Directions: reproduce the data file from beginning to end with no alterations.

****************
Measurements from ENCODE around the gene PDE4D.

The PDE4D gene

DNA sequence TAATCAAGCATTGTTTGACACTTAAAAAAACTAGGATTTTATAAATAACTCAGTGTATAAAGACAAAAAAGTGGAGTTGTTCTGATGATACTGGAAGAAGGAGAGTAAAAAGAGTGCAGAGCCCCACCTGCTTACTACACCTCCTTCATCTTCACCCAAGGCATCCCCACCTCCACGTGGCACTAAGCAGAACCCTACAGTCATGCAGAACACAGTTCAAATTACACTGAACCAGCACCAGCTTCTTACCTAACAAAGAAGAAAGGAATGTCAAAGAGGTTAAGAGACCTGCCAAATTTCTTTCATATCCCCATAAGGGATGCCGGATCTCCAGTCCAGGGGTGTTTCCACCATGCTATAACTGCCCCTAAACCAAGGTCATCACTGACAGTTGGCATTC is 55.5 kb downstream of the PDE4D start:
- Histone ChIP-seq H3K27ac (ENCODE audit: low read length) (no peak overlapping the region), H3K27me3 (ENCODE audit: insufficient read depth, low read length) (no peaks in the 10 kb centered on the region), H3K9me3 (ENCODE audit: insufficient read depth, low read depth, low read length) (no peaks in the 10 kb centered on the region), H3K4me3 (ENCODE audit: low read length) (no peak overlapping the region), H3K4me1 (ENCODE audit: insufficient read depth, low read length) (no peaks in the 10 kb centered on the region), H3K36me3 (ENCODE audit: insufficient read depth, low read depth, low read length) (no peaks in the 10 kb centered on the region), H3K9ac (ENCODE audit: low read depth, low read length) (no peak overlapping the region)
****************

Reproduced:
Measurements from ENCODE around the gene PDE4D.

The PDE4D gene

DNA sequence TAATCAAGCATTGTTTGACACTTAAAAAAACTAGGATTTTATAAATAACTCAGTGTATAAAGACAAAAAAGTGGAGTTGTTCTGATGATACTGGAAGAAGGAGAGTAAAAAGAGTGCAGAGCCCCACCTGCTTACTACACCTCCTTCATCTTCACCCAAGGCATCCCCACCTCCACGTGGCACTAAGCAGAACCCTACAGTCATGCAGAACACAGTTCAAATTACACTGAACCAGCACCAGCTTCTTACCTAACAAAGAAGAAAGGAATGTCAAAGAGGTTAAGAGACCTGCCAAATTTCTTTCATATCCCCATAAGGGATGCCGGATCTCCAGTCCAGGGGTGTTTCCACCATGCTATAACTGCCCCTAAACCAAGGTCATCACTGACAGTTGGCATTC is 55.5 kb downstream of the PDE4D start:
- Histone ChIP-seq H3K27ac (ENCODE audit: low read length) (no peak overlapping the region), H3K27me3 (ENCODE audit: insufficient read depth, low read length) (no peaks in the 10 kb centered on the region), H3K9me3 (ENCODE audit: insufficient read depth, low read depth, low read length) (no peaks in the 10 kb centered on the region), H3K4me3 (ENCODE audit: low read length) (no peak overlapping the region), H3K4me1 (ENCODE audit: insufficient read depth, low read length) (no peaks in the 10 kb centered on the region), H3K36me3 (ENCODE audit: insufficient read depth, low read depth, low read length) (no peaks in the 10 kb centered on the region), H3K9ac (ENCODE audit: low read depth, low read length) (no peak overlapping the region)